Social media has been linked to an increased rate of mental health problems in children and teens. A study at Johns Hopkins found that children who use social media more heavily were more likely to report issues such as loneliness, depression and anxiety, as well as aggression and antisocial behaviour.
Rocketing rates of diagnosed mental illness
This comes on the heels of rocketing mental illness diagnoses in children, with only 0.8% of 4-24 year-olds in the UK reporting a long-standing mental health condition in 1995, while in 2014 this figure had grown to 4.8%. In the USA, mental illness is a leading health problem among children, and the Center for Disease Control and Prevention found that diagnosis of depression or anxiety in American children had increased from 5.4% in 2003 to 8.4% in 2011-2012.
While there is an ongoing scholarly debate over the potential over-diagnosis of certain childhood conditions, a broad consensus has developed over the largely unavoidable effect that social media has been having on the mental health of the young. It is now thought that ‘addiction’ to social media affects around 5% of young people. A recent study by the University of Glasgow linked the use of social media by teenagers before bed with difficulty sleeping and waking during the night. Dr Max Davie, from the Royal College of Paediatrics and Child Health, said good quality sleep was vital for children and young people.
Give mind time to wind down
"We recommend that young people stay off all screens for at least an hour before bed so their brains have time to wind down.
"Lack of sleep can have a significant negative impact not only on young people's wellbeing but on their relationships with family and friends and in terms of reaching their full potential at school."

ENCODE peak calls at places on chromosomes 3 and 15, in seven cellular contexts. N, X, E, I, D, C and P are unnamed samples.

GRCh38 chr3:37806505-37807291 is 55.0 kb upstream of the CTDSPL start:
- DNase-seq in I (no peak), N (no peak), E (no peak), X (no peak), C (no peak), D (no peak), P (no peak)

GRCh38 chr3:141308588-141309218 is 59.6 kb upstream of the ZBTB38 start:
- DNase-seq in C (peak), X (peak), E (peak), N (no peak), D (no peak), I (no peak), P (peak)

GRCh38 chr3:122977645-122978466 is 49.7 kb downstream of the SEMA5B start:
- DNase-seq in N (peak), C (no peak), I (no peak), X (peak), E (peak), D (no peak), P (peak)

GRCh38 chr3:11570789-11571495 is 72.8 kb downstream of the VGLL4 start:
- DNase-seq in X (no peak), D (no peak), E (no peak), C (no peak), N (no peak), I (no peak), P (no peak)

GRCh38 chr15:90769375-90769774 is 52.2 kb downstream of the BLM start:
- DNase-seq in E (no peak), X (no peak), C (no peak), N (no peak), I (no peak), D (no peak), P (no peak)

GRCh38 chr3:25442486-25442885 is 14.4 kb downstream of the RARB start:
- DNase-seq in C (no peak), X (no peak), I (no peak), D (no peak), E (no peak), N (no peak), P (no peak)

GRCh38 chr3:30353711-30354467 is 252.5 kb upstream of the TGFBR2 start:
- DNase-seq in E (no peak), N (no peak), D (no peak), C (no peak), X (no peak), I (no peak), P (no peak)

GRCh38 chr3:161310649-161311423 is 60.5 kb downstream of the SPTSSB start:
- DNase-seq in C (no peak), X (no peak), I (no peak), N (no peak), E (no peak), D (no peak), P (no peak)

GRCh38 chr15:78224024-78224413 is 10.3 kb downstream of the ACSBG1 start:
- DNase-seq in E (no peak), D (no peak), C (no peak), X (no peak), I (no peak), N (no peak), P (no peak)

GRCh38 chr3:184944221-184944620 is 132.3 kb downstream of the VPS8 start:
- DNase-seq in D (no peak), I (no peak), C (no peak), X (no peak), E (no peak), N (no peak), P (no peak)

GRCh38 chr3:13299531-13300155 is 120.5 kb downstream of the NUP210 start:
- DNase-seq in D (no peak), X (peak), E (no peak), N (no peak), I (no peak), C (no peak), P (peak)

A study found that, after a long period of stability, depression, suicide-related outcomes, and suicide deaths increased among American adolescents between 2010 and 2015, especially among females. Over the same years, adolescents spent less time on non-screen activities such as in-person social interaction, print media, sports/exercise, and attending religious services, activities negatively correlated with depressive symptoms. Of half a million 8th-12thgraders (13-18 years old), found that the number of those exhibiting high levels of depressive symptoms increased by 33 per cent between 2010 and 2015. In the same period, the suicide rate for girls in that age group increased by 65%.
The rise in depressive symptoms correlates with smartphone adoption. Smartphones were introduced in 2007 and by 2015 92% of teens and young adults owned a smartphone. Social media has been shown to affect the reward centres that are over-active in teens’ brains. (https://childmind.org/report/2017-childrens-mental-health-report/smartphones-social-media/)
So, social media could be having deep-seated effects on the brains of the young. Although more research is needed, the correlation between social media and smartphone use and mental illness and suicide – especially in girls – must be a cause for concern.